Sunday, January 27, 2008

Why I Won't be Playing D&D 4.0

This isn’t a blanket condemnation of D&D’s 4th edition. Just further realization on my part that D&D just isn’t where I’m going these days with my gaming. This latest revelation was instigated by this description of magic item slots in 4th edition. Apparently, in 4th edition you can’t use magic rings until your character reaches 11th level.

This really rubs me the wrong way. And I know I’m being silly, and I understand why they’re doing this. This is the natural outgrowth of the CR system. In order to accurately judge what sort of challenges the PCs can tackle, the designers need a relatively accurate idea of what the PCs are capable of. Saying things like, “just hand out fewer magical items” doesn’t cut it. If your PCs don’t get the right magical items at the proper levels, they’ll fall out of sync with the CR system. The CR system is a triangle of relationships, PCs to monsters to treasure, that work in tight partnership to ensure proper challenge and proper reward at every stage of the game.

And this is what makes me cranky, especially as a DM. In order for this very cool “aid” to building adventures to work, I have to essentially let the folks in Seattle tell me what monsters I can use, and what treasures those monsters can be guarding. Yes, I can ignore that and do whatever I want, since it’s my game. But if I do, first, I’m utterly tossing out the CR system, which is one of the big selling points of the modern incarnations of D&D. Second, if my players have played a lot of D&D 3.x, they come to my table with certain expectations. One of those is that the CR system will be in place. Even if I tell them it won’t be, they won’t really listen. They’ll make decisions based on all the assumptions about challenges and resource management that go along with CRs.

This annoys me, because we didn’t use to play this way. Please indulge me while I put on my Grumpy Old Man hat. Way back when I got my copy of Moldvay Basic, our models were the myths and legends we read in school. And in those myths and legends, the heroes were almost always horribly outmatched. The cyclops was way outside Odysseus’ safe range of foes. When Sinbad was attacked by a roc, he had no chance of killing the giant bird. The first two billy goats were no match for the troll. Robin Hood was incapable of beating Little John with staves or fists.

So when I challenged third level characters with dragons or a medusa or a handful of minotaurs, nobody batted an eyelash. The players knew they might be faced with foes who could not be outfought, and that not every solution to every problem would be found on their single-page character sheets.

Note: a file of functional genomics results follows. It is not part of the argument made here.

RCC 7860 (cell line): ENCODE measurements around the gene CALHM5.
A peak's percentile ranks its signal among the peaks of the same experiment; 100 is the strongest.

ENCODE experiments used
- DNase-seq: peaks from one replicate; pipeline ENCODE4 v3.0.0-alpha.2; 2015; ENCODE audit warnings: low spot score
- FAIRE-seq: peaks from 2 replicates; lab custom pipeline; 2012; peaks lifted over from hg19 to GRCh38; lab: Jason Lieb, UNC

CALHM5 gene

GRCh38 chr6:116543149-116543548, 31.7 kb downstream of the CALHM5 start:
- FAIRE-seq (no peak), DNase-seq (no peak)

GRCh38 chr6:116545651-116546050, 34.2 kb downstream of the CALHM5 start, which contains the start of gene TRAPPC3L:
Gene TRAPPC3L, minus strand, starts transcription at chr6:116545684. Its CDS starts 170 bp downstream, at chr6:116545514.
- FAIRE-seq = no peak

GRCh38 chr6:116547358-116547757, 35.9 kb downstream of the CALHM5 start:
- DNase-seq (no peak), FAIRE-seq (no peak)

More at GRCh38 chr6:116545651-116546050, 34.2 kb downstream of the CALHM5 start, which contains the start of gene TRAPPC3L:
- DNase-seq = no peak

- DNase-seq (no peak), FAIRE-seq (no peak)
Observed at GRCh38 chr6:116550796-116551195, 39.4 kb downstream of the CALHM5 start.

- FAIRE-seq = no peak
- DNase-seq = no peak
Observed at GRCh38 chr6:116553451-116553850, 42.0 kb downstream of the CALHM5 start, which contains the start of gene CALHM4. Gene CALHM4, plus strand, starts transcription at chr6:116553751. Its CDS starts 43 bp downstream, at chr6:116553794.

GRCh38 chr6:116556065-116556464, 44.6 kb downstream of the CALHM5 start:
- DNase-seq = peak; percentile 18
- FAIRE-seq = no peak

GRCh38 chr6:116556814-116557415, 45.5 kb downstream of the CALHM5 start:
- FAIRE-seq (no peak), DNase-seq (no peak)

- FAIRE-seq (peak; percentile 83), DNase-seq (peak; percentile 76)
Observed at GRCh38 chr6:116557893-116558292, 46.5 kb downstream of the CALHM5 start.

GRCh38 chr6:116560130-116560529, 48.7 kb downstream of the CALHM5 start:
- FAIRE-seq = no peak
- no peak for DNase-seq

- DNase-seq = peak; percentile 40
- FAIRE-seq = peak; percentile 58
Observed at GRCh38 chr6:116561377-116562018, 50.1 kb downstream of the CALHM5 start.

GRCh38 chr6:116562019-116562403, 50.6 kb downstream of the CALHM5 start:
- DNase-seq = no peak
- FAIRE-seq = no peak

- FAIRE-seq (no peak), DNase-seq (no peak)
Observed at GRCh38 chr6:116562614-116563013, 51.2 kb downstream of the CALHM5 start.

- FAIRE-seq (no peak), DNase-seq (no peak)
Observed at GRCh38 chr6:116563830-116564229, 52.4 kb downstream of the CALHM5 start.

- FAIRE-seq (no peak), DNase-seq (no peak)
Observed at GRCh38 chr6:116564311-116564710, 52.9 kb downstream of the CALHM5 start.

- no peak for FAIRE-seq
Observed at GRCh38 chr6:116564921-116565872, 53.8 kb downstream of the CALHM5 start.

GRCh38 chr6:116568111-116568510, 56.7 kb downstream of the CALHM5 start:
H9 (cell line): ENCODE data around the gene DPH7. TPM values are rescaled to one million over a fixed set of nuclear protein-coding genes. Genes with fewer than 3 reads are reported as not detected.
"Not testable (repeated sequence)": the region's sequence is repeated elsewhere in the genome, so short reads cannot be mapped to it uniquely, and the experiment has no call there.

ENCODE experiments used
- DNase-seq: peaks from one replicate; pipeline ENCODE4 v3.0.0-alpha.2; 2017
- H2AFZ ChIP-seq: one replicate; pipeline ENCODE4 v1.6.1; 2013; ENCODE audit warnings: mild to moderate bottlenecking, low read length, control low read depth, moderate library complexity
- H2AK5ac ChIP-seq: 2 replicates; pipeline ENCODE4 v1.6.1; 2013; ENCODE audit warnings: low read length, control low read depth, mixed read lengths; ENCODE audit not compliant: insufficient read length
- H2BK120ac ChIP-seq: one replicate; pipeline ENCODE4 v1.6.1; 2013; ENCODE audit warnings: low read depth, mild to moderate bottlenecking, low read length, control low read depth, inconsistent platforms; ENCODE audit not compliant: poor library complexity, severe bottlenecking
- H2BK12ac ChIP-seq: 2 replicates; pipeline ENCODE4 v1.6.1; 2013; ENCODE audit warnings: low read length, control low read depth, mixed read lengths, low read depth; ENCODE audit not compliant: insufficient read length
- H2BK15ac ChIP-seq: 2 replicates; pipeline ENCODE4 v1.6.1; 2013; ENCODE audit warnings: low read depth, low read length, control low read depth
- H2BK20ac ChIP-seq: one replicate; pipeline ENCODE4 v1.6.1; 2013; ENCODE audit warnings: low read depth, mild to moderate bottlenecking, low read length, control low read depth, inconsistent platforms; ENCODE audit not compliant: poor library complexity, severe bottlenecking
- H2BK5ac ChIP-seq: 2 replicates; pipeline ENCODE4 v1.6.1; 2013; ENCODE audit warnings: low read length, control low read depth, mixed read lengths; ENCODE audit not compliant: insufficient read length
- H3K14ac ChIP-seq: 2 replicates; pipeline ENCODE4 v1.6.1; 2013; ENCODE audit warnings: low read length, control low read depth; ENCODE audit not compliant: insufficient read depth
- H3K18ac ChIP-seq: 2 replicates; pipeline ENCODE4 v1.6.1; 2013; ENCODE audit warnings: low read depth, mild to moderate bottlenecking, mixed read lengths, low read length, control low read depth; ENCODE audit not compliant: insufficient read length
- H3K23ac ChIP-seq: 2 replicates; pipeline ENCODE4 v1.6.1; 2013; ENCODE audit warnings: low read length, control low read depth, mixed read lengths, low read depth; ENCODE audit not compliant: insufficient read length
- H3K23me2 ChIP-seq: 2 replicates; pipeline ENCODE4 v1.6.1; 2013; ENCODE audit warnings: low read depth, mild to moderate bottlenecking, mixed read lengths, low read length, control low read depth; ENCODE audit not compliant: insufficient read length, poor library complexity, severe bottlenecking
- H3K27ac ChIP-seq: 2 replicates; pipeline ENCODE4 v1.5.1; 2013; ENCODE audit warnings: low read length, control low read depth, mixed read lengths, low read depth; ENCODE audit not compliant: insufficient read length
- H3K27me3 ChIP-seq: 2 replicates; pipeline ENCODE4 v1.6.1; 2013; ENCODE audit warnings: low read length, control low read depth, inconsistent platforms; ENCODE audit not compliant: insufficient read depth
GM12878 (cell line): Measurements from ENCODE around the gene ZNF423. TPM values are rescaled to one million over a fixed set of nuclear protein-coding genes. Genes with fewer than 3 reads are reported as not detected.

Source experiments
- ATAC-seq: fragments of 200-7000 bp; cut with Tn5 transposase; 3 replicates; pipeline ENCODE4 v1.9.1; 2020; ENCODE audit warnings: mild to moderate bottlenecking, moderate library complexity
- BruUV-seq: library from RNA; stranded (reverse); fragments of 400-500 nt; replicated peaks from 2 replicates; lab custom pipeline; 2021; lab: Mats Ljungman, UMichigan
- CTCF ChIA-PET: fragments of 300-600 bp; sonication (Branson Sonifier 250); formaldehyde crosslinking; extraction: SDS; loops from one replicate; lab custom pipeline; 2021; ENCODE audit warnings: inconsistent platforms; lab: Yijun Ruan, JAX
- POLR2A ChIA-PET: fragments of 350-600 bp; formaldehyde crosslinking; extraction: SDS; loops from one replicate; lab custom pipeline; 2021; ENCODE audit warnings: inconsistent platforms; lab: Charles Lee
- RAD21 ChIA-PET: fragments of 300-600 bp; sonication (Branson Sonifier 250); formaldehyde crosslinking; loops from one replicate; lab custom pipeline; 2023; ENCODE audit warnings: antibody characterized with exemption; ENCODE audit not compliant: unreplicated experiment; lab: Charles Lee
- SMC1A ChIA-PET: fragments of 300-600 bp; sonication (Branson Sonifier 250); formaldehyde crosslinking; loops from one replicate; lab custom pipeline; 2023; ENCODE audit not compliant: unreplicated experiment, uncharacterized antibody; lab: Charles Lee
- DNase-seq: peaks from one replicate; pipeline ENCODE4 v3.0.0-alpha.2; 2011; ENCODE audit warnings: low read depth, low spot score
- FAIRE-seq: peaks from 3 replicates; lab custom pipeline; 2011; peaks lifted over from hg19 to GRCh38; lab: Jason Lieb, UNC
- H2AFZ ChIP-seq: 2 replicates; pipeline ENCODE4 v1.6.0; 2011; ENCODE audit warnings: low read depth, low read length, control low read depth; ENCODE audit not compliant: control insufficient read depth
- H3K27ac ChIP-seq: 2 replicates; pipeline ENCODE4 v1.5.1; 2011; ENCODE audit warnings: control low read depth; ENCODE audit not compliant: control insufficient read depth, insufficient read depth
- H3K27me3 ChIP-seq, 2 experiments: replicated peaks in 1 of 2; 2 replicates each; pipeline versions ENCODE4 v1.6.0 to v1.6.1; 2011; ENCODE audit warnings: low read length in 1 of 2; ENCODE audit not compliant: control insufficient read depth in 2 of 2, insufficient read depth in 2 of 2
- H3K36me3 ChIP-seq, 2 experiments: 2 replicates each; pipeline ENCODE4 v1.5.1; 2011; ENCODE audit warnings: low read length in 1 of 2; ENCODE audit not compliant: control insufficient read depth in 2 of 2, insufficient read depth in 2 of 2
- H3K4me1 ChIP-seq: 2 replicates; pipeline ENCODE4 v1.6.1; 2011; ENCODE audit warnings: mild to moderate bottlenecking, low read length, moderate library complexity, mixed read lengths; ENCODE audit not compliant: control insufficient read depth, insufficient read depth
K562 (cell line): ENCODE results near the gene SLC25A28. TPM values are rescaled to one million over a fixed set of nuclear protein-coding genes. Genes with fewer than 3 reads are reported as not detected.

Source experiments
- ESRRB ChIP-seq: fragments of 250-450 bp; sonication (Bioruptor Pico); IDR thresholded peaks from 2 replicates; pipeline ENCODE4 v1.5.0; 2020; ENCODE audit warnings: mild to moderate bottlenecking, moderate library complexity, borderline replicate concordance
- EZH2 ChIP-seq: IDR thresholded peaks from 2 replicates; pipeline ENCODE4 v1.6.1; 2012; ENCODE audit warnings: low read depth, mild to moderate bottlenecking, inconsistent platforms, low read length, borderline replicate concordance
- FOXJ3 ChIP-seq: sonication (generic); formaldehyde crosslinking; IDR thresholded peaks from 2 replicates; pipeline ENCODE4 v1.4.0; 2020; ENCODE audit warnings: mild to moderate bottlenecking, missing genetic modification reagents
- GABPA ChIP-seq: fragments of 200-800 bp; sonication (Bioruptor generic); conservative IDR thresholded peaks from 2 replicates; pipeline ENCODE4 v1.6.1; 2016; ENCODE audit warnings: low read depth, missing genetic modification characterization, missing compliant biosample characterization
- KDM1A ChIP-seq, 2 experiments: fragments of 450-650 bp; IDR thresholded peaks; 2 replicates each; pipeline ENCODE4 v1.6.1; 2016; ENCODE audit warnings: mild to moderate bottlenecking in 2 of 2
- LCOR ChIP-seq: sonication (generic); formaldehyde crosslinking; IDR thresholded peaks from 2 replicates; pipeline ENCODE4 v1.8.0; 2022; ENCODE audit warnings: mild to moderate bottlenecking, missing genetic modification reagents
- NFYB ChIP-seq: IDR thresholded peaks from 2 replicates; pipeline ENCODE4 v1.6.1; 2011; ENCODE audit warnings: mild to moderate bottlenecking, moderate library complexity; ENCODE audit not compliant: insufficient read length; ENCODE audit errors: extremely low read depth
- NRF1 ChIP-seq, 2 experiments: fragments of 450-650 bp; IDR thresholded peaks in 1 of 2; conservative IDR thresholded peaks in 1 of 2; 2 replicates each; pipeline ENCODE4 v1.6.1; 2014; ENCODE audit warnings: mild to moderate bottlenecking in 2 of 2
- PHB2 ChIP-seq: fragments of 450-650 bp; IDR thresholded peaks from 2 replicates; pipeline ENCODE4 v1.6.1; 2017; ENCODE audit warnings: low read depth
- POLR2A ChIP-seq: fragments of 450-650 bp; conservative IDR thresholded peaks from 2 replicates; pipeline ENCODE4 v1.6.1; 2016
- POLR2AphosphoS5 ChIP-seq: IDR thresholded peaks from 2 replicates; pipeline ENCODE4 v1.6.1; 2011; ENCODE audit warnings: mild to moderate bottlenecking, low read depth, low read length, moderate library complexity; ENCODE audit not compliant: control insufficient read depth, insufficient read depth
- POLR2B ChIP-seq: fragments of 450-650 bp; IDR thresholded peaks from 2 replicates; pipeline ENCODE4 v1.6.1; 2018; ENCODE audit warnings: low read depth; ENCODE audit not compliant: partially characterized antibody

And weeeee liked it!

Yeah, the arbitrariness is nothing new. 4.0's wizard can’t wear rings until tenth level, and my Basic D&D magic-user was incapable of learning how to properly swing a sword. That’s annoying, but that’s not what really turns me off the game. Putting my game on the sorts of rails the CR system requires turns D&D into something I’m just not interested in playing. Does it make it an easier game to DM? Certainly. Does it make it a better “gateway drug” to the RPG hobby? Undoubtedly. But it also becomes a game that’s just not fun for me.

UPDATE: Faerie Dragon over at The Velvet Dicebag thinks that the folks at WotC may have failed to hit their stated goals as well.


Brian Murphy said...

Great observation man. As an old-school gamer, the CR system has always bugged me. Even as a youngster, I could tell which monsters and challenges were appropriate. And if I did over- or under-shoot, it added versimillitude--why should all encounters have to be perfectly matched to the PCs? You're absolutely right--that isn't how the old stories worked.

Now, I'm not kidding myself. I'm sure I'll buy the 4.0 PHB when it comes out. But like yourself, it's looking more and more like I won't be running the new edition of D&D.

trollsmyth said...

Er, whoa...

Had to do a double-take on your name, there, Brian. You even spell it properly, not like all those fake "Bryan" fellows you might meet. ;)

Right now, my wife and I mostly play an ugly mish-mash of 2nd edition AD&D with 1st and a sprinkling of 3rd. I wouldn't recommend it to anyone else, but it sings for us. Still, the ugly is beginning to show through, and my wife has begun expressing interest in trying something else. The top contenders right now are Green Ronin's True20 and a homebrew fantasy heartbreaker.

Thanks for the comment, and I'll be sure to keep my eye on The Silver Key.

- the other Brian Murphy

Anonymous said...

I believe that restriction on rings has been removed. I can't find anything in the PHB or DMG suggesting that characters can't wear rings until 11th.

If it had been a restriction, you could just institute a house rule removing the restriction.

I don't see that you have any unsurmountable problems with the CR system. I've run high-magic campaigns where characters received more powerful items than recommended; I just started using policies like adding 5 to the creature's to-hit rolls, or bumping up their HPs by 50%, and so on, but left the CRs unchanged. It's not a big deal, and I don't think I'd hold off on upgrading just for that reason.

trollsmyth said...


I plan to give the game a look, and might even play if someone I know to be a good DM invites me into a game. But having flipped through the books, I haven't seen anything that's convinced me to spend the time and money to run the game. I'm still open to having my mind changed, of course, but my current plan is to run a personal hack of Moldvay/Cook/Labyrinth Lord D&D for my next campaign, and probably a home-brew system for the game after that.

- Brian